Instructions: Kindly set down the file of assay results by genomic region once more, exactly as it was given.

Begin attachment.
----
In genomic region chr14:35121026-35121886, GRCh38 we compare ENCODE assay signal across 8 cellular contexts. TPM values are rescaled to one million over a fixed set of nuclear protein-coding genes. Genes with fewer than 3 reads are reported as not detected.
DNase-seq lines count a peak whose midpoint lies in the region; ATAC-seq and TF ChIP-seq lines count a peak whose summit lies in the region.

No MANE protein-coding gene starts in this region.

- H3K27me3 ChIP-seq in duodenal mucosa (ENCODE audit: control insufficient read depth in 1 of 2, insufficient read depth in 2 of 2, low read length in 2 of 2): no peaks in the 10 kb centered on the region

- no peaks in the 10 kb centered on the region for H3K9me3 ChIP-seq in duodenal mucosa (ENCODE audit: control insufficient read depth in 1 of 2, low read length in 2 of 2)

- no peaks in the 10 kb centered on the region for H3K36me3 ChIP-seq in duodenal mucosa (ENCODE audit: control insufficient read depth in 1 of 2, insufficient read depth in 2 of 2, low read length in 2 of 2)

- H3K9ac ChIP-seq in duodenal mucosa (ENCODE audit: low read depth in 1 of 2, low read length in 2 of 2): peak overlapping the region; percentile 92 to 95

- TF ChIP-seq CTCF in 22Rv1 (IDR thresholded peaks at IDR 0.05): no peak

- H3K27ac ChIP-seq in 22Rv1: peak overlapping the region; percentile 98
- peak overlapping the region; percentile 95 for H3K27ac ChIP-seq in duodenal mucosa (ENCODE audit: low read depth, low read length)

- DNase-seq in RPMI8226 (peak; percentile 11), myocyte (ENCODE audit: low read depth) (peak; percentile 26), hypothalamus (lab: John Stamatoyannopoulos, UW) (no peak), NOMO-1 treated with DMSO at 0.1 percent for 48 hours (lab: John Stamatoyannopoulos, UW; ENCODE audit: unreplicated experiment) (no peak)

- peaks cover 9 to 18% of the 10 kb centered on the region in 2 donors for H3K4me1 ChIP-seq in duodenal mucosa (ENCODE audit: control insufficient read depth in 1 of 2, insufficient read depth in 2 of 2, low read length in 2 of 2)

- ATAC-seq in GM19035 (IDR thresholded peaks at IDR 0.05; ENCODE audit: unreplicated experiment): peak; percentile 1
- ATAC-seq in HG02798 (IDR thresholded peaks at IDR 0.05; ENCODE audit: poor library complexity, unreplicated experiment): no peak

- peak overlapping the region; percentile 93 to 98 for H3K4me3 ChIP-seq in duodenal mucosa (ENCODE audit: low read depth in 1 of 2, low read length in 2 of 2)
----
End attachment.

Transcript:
In genomic region chr14:35121026-35121886, GRCh38 we compare ENCODE assay signal across 8 cellular contexts. TPM values are rescaled to one million over a fixed set of nuclear protein-coding genes. Genes with fewer than 3 reads are reported as not detected.
DNase-seq lines count a peak whose midpoint lies in the region; ATAC-seq and TF ChIP-seq lines count a peak whose summit lies in the region.

No MANE protein-coding gene starts in this region.

- H3K27me3 ChIP-seq in duodenal mucosa (ENCODE audit: control insufficient read depth in 1 of 2, insufficient read depth in 2 of 2, low read length in 2 of 2): no peaks in the 10 kb centered on the region

- no peaks in the 10 kb centered on the region for H3K9me3 ChIP-seq in duodenal mucosa (ENCODE audit: control insufficient read depth in 1 of 2, low read length in 2 of 2)

- no peaks in the 10 kb centered on the region for H3K36me3 ChIP-seq in duodenal mucosa (ENCODE audit: control insufficient read depth in 1 of 2, insufficient read depth in 2 of 2, low read length in 2 of 2)

- H3K9ac ChIP-seq in duodenal mucosa (ENCODE audit: low read depth in 1 of 2, low read length in 2 of 2): peak overlapping the region; percentile 92 to 95

- TF ChIP-seq CTCF in 22Rv1 (IDR thresholded peaks at IDR 0.05): no peak

- H3K27ac ChIP-seq in 22Rv1: peak overlapping the region; percentile 98
- peak overlapping the region; percentile 95 for H3K27ac ChIP-seq in duodenal mucosa (ENCODE audit: low read depth, low read length)

- DNase-seq in RPMI8226 (peak; percentile 11), myocyte (ENCODE audit: low read depth) (peak; percentile 26), hypothalamus (lab: John Stamatoyannopoulos, UW) (no peak), NOMO-1 treated with DMSO at 0.1 percent for 48 hours (lab: John Stamatoyannopoulos, UW; ENCODE audit: unreplicated experiment) (no peak)

- peaks cover 9 to 18% of the 10 kb centered on the region in 2 donors for H3K4me1 ChIP-seq in duodenal mucosa (ENCODE audit: control insufficient read depth in 1 of 2, insufficient read depth in 2 of 2, low read length in 2 of 2)

- ATAC-seq in GM19035 (IDR thresholded peaks at IDR 0.05; ENCODE audit: unreplicated experiment): peak; percentile 1
- ATAC-seq in HG02798 (IDR thresholded peaks at IDR 0.05; ENCODE audit: poor library complexity, unreplicated experiment): no peak

- peak overlapping the region; percentile 93 to 98 for H3K4me3 ChIP-seq in duodenal mucosa (ENCODE audit: low read depth in 1 of 2, low read length in 2 of 2)